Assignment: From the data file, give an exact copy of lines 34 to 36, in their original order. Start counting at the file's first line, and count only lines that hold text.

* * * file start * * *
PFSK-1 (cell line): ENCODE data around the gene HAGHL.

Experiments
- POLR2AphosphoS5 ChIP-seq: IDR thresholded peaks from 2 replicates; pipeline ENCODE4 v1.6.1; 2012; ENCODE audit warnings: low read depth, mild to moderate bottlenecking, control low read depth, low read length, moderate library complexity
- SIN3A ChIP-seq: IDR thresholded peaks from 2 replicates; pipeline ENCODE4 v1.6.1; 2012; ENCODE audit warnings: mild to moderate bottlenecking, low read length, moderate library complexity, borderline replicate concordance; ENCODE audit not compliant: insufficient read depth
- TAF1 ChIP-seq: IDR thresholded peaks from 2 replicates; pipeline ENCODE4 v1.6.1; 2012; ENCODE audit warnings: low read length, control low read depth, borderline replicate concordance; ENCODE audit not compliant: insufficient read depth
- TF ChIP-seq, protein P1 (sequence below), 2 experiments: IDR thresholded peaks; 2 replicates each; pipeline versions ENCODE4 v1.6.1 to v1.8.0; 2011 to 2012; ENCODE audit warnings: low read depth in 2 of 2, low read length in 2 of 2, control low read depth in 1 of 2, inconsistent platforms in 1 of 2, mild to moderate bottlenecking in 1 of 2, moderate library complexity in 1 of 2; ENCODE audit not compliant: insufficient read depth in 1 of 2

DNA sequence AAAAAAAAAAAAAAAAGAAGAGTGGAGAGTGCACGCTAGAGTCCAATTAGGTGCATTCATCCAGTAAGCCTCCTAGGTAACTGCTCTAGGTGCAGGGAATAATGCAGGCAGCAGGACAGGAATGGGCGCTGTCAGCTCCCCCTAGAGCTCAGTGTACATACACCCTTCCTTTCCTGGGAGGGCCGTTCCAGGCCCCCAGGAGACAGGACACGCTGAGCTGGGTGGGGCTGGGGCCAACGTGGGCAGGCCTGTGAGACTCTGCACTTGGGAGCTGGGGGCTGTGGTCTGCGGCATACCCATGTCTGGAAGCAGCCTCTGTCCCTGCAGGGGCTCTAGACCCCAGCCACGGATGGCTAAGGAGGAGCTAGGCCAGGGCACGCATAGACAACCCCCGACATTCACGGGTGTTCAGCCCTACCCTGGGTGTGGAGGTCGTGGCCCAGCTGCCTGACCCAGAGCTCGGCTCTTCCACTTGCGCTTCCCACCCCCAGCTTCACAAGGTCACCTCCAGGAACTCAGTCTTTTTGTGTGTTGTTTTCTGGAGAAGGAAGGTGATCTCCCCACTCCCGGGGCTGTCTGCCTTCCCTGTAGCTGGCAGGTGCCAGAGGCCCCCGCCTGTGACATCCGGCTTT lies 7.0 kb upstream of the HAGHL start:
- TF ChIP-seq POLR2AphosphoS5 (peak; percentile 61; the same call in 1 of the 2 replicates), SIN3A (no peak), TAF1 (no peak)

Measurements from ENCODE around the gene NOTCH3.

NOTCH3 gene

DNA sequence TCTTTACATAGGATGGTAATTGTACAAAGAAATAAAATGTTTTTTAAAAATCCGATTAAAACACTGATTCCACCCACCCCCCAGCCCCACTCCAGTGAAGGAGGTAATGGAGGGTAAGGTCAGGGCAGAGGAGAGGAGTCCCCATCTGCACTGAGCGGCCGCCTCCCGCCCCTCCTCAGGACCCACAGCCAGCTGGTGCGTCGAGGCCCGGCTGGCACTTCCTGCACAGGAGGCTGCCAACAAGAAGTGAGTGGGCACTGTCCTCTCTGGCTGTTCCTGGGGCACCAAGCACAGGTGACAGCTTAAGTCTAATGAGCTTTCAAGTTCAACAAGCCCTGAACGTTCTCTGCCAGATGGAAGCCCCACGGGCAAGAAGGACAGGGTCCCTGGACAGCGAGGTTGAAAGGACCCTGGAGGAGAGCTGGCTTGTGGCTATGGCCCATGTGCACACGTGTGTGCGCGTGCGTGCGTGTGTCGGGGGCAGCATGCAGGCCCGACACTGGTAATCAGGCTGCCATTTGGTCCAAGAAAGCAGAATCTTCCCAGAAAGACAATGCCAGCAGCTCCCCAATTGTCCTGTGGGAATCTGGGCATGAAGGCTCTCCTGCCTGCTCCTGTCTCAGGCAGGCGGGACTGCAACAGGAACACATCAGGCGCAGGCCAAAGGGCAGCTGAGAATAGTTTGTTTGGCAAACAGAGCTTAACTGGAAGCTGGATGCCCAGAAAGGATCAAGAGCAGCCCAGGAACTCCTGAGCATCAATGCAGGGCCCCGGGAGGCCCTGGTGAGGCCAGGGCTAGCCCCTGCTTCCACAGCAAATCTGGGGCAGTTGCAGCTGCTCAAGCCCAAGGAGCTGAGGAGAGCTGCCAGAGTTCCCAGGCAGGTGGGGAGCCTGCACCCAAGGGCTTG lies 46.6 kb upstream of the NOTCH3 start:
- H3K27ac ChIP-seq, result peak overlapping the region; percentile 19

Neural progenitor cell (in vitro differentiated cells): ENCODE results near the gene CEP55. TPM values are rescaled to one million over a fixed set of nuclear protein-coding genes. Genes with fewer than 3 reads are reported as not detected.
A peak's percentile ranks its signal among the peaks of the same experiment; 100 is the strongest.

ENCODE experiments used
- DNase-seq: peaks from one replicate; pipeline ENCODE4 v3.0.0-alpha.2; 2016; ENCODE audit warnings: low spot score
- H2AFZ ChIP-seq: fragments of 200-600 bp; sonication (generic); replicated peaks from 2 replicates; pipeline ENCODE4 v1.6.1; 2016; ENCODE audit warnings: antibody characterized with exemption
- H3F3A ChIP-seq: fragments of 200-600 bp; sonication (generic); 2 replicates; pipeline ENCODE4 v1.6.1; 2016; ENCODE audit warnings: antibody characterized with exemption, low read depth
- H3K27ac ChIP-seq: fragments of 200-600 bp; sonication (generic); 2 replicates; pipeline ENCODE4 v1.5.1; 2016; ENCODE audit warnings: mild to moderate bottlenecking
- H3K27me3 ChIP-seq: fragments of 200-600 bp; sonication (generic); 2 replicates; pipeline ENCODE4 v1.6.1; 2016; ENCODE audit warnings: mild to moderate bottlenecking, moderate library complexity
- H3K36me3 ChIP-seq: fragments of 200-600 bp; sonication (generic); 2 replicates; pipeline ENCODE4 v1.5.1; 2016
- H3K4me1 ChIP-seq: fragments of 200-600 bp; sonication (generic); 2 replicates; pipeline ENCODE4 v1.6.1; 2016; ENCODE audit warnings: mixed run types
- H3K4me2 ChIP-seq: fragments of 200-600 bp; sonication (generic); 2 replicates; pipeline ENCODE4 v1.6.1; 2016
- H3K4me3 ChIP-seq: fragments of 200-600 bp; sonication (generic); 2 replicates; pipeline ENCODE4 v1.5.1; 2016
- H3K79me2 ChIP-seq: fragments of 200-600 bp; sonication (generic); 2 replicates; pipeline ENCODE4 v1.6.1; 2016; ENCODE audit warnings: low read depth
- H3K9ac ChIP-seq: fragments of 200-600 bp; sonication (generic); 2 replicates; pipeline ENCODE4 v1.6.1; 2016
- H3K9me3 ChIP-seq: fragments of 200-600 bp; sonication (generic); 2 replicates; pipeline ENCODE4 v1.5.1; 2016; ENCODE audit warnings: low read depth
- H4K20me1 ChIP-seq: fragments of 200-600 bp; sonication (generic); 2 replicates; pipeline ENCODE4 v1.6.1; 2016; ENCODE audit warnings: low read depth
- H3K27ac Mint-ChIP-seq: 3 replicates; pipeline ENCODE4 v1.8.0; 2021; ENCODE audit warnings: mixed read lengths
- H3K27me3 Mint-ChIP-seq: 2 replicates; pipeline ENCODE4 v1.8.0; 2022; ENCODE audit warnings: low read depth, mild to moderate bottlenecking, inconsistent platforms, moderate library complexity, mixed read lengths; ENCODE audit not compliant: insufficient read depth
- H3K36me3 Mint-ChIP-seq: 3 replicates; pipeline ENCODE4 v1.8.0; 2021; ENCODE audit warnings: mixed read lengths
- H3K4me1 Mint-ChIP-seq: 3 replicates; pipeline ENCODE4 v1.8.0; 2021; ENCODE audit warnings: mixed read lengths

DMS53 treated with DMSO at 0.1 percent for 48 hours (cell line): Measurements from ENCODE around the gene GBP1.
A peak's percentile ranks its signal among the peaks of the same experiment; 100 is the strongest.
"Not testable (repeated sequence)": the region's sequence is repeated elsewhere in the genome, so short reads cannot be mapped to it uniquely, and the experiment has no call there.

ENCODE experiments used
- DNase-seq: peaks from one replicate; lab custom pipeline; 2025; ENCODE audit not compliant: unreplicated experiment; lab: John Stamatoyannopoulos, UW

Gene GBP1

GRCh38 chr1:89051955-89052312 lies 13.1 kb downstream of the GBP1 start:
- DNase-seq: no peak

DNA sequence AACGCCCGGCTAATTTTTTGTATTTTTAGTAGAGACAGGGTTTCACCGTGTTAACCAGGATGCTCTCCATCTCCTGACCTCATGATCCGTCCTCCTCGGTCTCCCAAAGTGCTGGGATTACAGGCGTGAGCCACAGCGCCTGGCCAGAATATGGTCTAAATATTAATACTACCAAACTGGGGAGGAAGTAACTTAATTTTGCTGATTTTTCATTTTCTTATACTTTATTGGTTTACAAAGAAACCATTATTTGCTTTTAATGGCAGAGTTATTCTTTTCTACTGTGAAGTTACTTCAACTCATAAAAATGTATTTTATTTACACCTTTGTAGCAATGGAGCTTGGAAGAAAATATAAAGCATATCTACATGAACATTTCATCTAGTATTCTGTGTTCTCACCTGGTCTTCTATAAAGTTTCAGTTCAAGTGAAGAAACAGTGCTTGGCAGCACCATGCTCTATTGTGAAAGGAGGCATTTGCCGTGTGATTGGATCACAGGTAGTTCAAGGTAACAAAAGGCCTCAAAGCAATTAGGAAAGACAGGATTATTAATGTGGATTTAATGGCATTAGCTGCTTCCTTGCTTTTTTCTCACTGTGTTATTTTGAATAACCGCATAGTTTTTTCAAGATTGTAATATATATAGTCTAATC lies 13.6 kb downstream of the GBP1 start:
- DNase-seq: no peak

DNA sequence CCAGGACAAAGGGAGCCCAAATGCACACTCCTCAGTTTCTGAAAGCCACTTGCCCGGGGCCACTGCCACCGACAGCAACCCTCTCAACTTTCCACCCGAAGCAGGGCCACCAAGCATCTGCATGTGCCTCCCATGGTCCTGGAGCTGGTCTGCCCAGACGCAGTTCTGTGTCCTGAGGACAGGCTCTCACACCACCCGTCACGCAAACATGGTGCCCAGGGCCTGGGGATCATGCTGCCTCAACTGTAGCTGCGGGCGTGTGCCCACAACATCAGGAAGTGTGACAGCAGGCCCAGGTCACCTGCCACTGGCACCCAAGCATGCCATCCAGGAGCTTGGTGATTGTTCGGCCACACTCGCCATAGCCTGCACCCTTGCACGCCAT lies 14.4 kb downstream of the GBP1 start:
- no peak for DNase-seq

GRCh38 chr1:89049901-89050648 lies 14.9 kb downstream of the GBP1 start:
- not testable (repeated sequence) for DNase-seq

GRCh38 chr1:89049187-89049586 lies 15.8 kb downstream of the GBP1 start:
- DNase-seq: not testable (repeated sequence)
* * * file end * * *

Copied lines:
A peak's percentile ranks its signal among the peaks of the same experiment; 100 is the strongest.
"Not testable (repeated sequence)": the region's sequence is repeated elsewhere in the genome, so short reads cannot be mapped to it uniquely, and the experiment has no call there.

ENCODE experiments used